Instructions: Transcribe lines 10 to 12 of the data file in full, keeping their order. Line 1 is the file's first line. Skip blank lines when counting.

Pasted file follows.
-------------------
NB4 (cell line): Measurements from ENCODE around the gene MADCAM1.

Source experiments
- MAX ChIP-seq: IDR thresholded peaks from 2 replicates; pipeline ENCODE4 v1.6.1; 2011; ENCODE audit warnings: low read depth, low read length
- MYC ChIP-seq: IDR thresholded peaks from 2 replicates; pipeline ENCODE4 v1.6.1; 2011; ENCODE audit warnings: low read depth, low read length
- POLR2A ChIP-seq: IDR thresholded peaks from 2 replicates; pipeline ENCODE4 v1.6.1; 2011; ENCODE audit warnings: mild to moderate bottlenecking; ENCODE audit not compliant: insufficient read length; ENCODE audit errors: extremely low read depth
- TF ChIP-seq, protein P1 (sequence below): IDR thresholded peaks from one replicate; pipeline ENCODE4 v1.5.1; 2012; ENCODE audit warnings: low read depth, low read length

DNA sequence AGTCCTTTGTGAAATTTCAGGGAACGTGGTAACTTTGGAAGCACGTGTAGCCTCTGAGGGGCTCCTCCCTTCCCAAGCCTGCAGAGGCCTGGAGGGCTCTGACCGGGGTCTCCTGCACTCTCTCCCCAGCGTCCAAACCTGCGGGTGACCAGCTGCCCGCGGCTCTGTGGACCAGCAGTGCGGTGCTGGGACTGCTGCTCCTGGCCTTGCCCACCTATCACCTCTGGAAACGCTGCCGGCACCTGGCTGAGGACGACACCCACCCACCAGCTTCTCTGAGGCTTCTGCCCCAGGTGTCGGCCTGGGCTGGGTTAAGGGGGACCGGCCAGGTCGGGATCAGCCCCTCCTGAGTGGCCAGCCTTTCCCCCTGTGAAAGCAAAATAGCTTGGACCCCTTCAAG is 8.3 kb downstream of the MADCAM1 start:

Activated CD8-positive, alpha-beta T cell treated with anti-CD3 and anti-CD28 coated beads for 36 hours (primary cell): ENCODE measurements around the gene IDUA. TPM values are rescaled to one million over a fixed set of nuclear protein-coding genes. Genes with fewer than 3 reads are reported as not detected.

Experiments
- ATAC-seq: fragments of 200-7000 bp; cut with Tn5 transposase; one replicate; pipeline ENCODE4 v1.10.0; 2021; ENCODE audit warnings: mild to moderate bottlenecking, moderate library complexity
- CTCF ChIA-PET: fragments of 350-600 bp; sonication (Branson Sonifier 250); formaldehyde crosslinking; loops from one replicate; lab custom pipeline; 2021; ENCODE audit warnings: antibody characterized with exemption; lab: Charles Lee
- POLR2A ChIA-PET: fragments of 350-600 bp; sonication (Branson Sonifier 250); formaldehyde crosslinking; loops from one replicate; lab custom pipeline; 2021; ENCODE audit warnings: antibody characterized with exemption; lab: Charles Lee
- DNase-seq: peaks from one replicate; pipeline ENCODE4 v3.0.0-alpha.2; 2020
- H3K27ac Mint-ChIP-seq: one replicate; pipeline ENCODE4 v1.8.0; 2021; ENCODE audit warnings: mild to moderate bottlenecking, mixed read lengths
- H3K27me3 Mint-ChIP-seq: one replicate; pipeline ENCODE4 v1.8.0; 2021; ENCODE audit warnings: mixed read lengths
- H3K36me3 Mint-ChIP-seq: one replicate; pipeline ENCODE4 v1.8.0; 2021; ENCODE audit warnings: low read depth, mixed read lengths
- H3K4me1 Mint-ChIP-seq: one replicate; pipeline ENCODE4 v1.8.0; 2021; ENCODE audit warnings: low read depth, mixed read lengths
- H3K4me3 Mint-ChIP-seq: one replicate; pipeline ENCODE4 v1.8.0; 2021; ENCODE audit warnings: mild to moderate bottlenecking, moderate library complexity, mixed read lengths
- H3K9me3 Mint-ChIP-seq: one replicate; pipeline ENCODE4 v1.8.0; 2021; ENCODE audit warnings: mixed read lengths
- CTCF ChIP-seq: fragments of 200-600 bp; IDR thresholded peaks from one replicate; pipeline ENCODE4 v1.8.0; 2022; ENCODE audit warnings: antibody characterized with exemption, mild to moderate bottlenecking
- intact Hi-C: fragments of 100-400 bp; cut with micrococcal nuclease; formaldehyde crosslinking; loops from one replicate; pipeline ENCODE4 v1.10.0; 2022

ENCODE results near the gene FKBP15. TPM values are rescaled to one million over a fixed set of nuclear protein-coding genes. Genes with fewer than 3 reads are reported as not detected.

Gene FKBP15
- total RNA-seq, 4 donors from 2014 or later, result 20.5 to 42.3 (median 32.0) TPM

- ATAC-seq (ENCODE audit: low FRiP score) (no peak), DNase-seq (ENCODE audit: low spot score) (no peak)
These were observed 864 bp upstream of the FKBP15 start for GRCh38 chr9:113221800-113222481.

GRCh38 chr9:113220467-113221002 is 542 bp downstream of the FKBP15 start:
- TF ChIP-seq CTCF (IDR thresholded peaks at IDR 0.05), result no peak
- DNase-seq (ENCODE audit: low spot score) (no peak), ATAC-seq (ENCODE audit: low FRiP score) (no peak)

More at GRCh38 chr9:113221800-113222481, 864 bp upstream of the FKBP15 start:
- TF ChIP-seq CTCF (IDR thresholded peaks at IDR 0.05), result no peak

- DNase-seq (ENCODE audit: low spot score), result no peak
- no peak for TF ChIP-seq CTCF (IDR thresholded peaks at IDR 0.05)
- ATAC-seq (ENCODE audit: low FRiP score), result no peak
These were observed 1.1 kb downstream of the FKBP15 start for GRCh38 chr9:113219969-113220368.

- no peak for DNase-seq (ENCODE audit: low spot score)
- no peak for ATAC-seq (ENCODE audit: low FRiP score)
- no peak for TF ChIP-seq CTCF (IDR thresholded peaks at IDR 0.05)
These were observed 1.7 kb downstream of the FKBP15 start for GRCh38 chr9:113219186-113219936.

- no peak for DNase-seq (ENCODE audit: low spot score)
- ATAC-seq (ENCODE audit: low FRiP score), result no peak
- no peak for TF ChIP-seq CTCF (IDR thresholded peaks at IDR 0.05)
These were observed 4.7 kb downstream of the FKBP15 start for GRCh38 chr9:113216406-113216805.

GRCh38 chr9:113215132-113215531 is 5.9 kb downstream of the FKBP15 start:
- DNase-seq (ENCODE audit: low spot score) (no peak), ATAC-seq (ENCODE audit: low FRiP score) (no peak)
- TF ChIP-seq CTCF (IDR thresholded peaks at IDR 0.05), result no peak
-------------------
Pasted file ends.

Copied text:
- ATAC-seq: fragments of 200-7000 bp; cut with Tn5 transposase; one replicate; pipeline ENCODE4 v1.10.0; 2021; ENCODE audit warnings: mild to moderate bottlenecking, moderate library complexity
- CTCF ChIA-PET: fragments of 350-600 bp; sonication (Branson Sonifier 250); formaldehyde crosslinking; loops from one replicate; lab custom pipeline; 2021; ENCODE audit warnings: antibody characterized with exemption; lab: Charles Lee
- POLR2A ChIA-PET: fragments of 350-600 bp; sonication (Branson Sonifier 250); formaldehyde crosslinking; loops from one replicate; lab custom pipeline; 2021; ENCODE audit warnings: antibody characterized with exemption; lab: Charles Lee